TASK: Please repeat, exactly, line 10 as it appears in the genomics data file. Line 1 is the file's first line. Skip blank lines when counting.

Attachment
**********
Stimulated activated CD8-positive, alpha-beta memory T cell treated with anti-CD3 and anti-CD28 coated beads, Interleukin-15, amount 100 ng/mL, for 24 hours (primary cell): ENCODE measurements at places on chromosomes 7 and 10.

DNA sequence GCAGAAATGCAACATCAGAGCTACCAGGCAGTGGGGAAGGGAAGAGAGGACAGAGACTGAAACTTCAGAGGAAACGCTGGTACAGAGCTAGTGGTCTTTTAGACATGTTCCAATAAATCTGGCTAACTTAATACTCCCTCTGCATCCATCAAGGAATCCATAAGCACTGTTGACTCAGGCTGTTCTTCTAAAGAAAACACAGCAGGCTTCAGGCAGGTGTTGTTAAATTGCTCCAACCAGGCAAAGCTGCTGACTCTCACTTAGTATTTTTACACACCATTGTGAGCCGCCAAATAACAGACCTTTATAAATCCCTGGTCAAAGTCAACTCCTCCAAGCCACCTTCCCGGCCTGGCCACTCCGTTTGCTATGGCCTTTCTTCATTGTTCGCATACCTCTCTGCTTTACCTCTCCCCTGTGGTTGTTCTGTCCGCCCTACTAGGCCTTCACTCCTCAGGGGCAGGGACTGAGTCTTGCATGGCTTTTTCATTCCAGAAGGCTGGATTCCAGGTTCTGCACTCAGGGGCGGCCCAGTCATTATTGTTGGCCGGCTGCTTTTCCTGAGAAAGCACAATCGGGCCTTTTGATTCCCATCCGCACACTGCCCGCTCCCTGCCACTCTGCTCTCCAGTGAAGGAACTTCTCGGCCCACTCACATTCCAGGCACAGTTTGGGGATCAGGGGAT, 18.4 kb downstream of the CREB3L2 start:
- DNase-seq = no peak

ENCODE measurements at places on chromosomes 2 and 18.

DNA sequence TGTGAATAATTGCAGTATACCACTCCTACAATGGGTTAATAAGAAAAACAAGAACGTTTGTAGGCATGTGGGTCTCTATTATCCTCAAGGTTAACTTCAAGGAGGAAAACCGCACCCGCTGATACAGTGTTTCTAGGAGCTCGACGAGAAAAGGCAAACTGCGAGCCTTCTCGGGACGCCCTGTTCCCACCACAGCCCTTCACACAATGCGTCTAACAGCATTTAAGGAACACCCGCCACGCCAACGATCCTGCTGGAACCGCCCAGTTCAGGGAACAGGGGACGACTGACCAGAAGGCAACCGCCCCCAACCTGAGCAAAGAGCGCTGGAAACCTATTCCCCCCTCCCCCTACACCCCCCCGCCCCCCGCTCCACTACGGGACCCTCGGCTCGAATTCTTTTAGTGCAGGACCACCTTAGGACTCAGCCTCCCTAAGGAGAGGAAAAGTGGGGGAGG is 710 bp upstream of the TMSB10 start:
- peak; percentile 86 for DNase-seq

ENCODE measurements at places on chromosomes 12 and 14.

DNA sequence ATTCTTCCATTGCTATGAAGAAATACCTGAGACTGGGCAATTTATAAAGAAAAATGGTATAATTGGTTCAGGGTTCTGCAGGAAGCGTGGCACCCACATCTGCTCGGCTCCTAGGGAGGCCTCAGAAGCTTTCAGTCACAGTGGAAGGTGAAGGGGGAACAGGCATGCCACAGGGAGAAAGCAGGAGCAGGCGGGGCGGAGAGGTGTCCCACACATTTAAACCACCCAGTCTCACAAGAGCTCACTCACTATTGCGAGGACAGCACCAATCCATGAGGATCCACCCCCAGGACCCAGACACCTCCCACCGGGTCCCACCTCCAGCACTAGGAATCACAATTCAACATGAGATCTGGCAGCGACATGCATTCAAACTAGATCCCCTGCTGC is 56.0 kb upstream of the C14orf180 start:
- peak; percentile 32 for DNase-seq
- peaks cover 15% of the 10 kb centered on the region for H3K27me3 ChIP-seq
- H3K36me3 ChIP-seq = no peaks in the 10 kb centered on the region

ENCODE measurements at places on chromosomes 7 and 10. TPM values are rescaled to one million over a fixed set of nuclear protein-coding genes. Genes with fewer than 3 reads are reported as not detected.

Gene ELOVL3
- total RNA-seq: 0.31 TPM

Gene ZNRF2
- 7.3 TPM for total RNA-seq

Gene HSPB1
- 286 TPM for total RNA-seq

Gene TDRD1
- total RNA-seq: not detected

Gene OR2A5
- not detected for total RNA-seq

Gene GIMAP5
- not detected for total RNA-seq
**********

- peaks cover 15% of the 10 kb centered on the region for H3K27me3 ChIP-seq